There are a lot of different ways to break down the presidential election, and there’s usually an analyst for every argument favoring almost every politician out there. Usually, there’s at least one quantitative factor in favor of almost anyone and everyone. With many things in the political realm, you can make an argument for nearly anything, and you can do it with all sorts of numbers and studies to back it up. There are good arguments, based on past cases, numbers, logic, and trends, and there are mediocre arguments, based on logic and past examples, and finally, there are, of course, terrible arguments. These are usually not based on any of the above. But the fact of the matter is that discussing probability and weighing the pros and cons of various candidates is an imperfect science, and often subjective to a degree.
If everyone can prove their point, then no one is proving their point definitively. There are a variety of tools used to prove an election prediction. Perhaps it’s polling numbers with a specific group, or name recognition, or being the perfect candidate not in comparison to his or her own party, but in terms of being the right opponent to take down the lead across the aisle. And these arguments are important for more reasons than based on whether they accurately predict elections. For one, they break down who the candidates are and make comparisons for voters and readers. They create the personas of candidates almost as much as candidates create their own personas. It’s why comedians have so much power. Look at Sarah Palin: People accidentally attribute things said by Tina Fey to Palin all the time.
FiveThirtyEight’s Nate Silver is going for a more broad argument than a single poll or candidate characteristic, specifically in favor of Marco Rubio. He sites an idea called the Pareto efficiency. The basic idea is that it isn’t the candidates who lead in one area that should be considered, but rather the candidates who can compete across areas, even if they may not win based on one single method of measurement. Silver explains this using a food analogy. I’ll explain using a film analogy, in honor of the Oscars.
Let’s say you and your friend want to go see a film. You want to see something that’s filled with gore, but they want to see something with a lot of romance. So on the one side you have SAW III, and on the other hand you have Fifty Shades of Grey (which could probably go on either end, but we’ll ignore that for the sake of the argument). Both are on the Pareto Frontier at each extreme: one for gore, and one for romance. In the middle, lies a movie like, say, 28 Days Later — a violent zombie movie with a central love story and a happy ending. It also lies on the Pareto Frontier, while The Shining would be off the Frontier because it is both less romantic than 28 Days Later, and arguably less gory as a whole. The same sort of comparison is what Silver is arguing for candidates, with the two extremes being “electability” and “ideological fit.”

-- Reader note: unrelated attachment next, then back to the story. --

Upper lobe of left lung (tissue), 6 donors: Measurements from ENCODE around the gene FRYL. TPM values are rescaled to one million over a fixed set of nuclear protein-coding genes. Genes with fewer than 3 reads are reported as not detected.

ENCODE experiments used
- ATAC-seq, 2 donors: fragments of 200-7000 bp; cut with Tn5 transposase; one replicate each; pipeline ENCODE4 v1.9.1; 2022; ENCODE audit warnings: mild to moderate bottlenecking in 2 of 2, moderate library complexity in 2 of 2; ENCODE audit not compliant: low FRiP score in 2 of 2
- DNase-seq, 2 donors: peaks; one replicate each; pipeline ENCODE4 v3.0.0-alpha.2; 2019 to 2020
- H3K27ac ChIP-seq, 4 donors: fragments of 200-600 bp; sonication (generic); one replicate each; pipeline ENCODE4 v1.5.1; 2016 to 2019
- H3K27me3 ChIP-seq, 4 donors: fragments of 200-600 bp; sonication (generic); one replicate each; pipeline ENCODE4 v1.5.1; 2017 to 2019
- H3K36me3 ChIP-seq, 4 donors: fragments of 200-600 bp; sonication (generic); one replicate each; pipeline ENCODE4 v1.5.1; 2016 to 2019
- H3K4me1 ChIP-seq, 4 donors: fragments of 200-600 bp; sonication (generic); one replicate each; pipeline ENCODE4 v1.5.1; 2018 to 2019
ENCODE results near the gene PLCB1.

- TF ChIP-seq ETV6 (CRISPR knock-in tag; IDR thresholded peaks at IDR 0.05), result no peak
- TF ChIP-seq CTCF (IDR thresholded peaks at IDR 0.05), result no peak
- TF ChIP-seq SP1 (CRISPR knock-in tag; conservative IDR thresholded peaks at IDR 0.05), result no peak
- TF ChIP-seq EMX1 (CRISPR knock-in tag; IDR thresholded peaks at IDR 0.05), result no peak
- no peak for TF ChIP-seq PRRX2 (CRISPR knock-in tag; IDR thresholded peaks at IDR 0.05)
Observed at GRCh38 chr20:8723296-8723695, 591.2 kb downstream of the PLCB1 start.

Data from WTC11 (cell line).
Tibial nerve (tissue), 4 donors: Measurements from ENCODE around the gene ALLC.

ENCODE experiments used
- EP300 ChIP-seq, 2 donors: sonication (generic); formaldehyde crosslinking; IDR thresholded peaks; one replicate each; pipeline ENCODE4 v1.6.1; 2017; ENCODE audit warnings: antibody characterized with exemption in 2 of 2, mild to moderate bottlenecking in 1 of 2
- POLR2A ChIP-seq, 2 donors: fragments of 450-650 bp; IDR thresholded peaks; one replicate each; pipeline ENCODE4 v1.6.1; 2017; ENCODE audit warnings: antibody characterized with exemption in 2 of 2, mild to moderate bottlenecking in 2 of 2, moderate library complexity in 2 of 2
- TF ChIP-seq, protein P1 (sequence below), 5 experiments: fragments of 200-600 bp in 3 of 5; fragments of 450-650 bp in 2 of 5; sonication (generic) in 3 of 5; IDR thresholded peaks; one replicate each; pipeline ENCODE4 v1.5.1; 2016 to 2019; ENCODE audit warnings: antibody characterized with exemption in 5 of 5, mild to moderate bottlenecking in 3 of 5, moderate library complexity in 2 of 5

But the way these each are defined is tricky, particularly the criteria of “electability.” The interesting thing with this seemingly simple dual-measurement is that it ends up expanding to include pretty much everything everyone else has been picking apart and then re-simplifying to the Pareto idea once again. It complicates, and then simplifies, finally listing Jeb Bush, Marco Rubio, and Scott Walker as major contenders, but then teasing Rubio out as having the most broad advantages, being both more electable or more ideologically fitting than one or the other candidate. It also looks at Iowa polls and general Republican polls. But Silver admits it may not be accurate as time goes on. It just goes to show how different considerations can emphasize different sections of public opinion. Iowa is an incredibly important state, and both Scott Walker and Marco Rubio do quite well there, according to FiveThirtyEight, while Jeb Bush shows only 48% saying he’s just right. But, having said that, Iowa also shows Donald Trump as closer to just right than Chris Christie, and it’s clear to most that Trump’s chances are a million miles from Christie.
Neither is likely, but Christie is considerably more possible. And when you consider RealClearPolitics’ average of all national polls, Bush has twice the support of Rubio, and less than Christie — and while Iowa is an incredibly important election state, that doesn’t necessarily mean it’s the last say. In other words, taken individually, each argument within the Pareto consideration can be picked apart to an extent, which doesn’t discredit the flexible and really quite fairly measured analysis, but it does prove the difficulty with election analysis in general.
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